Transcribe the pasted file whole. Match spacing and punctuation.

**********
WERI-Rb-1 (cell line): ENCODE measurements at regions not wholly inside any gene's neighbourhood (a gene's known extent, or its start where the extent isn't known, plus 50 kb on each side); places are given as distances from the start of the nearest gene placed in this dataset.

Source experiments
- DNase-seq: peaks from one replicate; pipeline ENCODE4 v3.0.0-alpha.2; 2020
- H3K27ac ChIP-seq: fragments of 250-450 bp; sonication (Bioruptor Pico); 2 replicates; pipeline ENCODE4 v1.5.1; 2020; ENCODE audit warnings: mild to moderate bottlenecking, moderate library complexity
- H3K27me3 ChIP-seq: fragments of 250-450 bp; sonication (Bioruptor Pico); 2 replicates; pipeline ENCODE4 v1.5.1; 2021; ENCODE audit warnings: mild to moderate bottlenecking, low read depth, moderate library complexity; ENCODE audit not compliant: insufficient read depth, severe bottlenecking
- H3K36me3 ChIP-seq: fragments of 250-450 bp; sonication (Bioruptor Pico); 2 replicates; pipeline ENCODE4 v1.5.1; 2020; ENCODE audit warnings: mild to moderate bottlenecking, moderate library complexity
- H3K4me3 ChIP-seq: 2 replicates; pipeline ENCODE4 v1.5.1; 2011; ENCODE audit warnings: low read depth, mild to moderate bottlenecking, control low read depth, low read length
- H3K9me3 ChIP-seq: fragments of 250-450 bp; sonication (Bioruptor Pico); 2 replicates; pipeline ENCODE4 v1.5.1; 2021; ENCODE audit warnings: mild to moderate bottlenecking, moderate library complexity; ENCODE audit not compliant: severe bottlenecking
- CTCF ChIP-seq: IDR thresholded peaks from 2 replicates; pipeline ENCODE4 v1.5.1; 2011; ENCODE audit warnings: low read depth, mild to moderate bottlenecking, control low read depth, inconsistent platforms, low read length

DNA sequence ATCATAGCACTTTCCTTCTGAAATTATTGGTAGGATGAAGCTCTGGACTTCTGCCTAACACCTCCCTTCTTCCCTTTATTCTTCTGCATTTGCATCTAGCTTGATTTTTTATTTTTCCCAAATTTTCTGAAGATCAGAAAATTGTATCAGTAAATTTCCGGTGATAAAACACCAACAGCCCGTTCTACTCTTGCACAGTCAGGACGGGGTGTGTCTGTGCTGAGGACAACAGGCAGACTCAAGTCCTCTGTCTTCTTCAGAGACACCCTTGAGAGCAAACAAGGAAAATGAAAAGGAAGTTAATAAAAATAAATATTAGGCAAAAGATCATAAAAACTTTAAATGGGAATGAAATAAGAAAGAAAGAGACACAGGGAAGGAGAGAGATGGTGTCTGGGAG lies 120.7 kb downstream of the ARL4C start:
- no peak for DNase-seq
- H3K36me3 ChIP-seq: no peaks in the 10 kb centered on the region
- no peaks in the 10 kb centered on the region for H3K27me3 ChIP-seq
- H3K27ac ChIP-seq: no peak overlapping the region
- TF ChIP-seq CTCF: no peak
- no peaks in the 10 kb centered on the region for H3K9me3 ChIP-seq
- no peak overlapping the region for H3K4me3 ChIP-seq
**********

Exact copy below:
WERI-Rb-1 (cell line): ENCODE measurements at regions not wholly inside any gene's neighbourhood (a gene's known extent, or its start where the extent isn't known, plus 50 kb on each side); places are given as distances from the start of the nearest gene placed in this dataset.

Source experiments
- DNase-seq: peaks from one replicate; pipeline ENCODE4 v3.0.0-alpha.2; 2020
- H3K27ac ChIP-seq: fragments of 250-450 bp; sonication (Bioruptor Pico); 2 replicates; pipeline ENCODE4 v1.5.1; 2020; ENCODE audit warnings: mild to moderate bottlenecking, moderate library complexity
- H3K27me3 ChIP-seq: fragments of 250-450 bp; sonication (Bioruptor Pico); 2 replicates; pipeline ENCODE4 v1.5.1; 2021; ENCODE audit warnings: mild to moderate bottlenecking, low read depth, moderate library complexity; ENCODE audit not compliant: insufficient read depth, severe bottlenecking
- H3K36me3 ChIP-seq: fragments of 250-450 bp; sonication (Bioruptor Pico); 2 replicates; pipeline ENCODE4 v1.5.1; 2020; ENCODE audit warnings: mild to moderate bottlenecking, moderate library complexity
- H3K4me3 ChIP-seq: 2 replicates; pipeline ENCODE4 v1.5.1; 2011; ENCODE audit warnings: low read depth, mild to moderate bottlenecking, control low read depth, low read length
- H3K9me3 ChIP-seq: fragments of 250-450 bp; sonication (Bioruptor Pico); 2 replicates; pipeline ENCODE4 v1.5.1; 2021; ENCODE audit warnings: mild to moderate bottlenecking, moderate library complexity; ENCODE audit not compliant: severe bottlenecking
- CTCF ChIP-seq: IDR thresholded peaks from 2 replicates; pipeline ENCODE4 v1.5.1; 2011; ENCODE audit warnings: low read depth, mild to moderate bottlenecking, control low read depth, inconsistent platforms, low read length

DNA sequence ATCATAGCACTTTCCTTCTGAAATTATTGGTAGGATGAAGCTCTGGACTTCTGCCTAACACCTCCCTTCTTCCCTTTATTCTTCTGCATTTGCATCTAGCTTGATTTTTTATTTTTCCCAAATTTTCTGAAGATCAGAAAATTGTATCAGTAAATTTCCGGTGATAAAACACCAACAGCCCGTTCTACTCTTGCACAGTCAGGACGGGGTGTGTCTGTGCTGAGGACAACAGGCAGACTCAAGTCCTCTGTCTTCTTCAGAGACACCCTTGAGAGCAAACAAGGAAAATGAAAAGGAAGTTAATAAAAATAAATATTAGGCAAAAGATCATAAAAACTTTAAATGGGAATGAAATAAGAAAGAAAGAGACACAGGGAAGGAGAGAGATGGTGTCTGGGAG lies 120.7 kb downstream of the ARL4C start:
- no peak for DNase-seq
- H3K36me3 ChIP-seq: no peaks in the 10 kb centered on the region
- no peaks in the 10 kb centered on the region for H3K27me3 ChIP-seq
- H3K27ac ChIP-seq: no peak overlapping the region
- TF ChIP-seq CTCF: no peak
- no peaks in the 10 kb centered on the region for H3K9me3 ChIP-seq
- no peak overlapping the region for H3K4me3 ChIP-seq